Using the random field model, we explored the origins of the additive structure of the recombinational landscape. Both sequence conservation among the parents and the partitioning of epistatic interactions into structural modules make significant contributions to this additivity. The results presented here are for a random field that describes a protein's free energy difference between the functional and non-functional states, which is closely related to protein stability. However, this additivity is generally true for any landscape that is generated from local interactions (including higher order), because sequence conservation and structural partitioning will still be present. This suggests the additivity may apply to numerous biophysical quantities such as binding affinity or substrate specificity.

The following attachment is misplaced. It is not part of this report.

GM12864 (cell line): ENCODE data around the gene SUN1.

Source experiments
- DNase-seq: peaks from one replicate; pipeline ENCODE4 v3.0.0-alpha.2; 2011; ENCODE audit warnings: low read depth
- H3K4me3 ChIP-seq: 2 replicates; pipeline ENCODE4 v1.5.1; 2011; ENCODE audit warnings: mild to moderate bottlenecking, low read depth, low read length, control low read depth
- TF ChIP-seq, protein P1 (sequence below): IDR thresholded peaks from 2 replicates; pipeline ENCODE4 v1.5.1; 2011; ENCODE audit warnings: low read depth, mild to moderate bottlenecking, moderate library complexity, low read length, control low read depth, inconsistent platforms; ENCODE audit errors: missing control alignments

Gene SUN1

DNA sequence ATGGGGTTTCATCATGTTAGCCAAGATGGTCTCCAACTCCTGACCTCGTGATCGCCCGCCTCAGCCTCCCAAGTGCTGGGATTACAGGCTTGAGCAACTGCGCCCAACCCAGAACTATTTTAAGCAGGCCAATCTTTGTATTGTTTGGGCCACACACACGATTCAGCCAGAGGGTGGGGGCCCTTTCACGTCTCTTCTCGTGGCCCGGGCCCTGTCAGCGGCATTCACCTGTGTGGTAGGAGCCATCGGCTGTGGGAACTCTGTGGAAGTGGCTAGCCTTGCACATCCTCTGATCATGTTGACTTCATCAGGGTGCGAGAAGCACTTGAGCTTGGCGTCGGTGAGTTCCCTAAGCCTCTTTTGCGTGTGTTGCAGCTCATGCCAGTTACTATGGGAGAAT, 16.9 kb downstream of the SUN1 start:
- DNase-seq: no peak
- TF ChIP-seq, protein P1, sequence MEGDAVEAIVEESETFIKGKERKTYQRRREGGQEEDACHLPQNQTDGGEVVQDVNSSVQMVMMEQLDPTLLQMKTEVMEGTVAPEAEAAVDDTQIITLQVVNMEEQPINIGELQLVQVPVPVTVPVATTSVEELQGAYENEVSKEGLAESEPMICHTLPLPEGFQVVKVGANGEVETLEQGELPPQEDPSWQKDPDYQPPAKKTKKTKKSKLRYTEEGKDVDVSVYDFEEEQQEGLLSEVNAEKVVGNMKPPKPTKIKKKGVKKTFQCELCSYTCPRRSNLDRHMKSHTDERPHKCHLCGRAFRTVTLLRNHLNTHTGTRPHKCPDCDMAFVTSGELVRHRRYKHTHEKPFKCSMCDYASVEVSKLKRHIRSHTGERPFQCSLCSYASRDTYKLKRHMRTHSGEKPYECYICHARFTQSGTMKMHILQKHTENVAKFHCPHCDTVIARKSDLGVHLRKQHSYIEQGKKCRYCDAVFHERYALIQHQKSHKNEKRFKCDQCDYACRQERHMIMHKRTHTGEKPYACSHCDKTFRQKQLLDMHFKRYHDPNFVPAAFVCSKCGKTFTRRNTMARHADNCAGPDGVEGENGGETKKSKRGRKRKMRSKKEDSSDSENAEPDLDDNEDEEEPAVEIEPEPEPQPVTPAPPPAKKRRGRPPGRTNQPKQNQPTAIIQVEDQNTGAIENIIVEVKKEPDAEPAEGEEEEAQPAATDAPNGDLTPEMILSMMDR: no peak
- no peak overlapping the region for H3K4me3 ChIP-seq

Previous studies of protein fitness landscapes have highlighted the abundance of nonfunctional sequences [42], [43] and neutral sequence changes [13], [14], [44], suggesting a surface which is mostly flat and filled with holes [45]. In contrast to this full landscape, the recombinational landscape contains orders of magnitude fewer ‘holes’ (non-functional sequences). The functional variation displayed within recombination libraries reveals the large-scale structure of the recombinational landscape, which arises from the cumulative effects of multiple mutations. In addition, most of this functional variation can be explained by additive effects, and additive variation determines a population's response to selection [37], [38] These results were observed in SCHEMA-designed libraries, which tend to be optimized for both functional sequences and additivity. This emphasizes the evolutionary preference for some crossover sites over others, which could explain the presence of recombination hotspots in natural genes [6], [46], [47]. The picture of the recombinational landscape that emerges from the random field model is a surface enriched in functional sequences, which can display locally-epistatic behavior but still has an overall additive structure.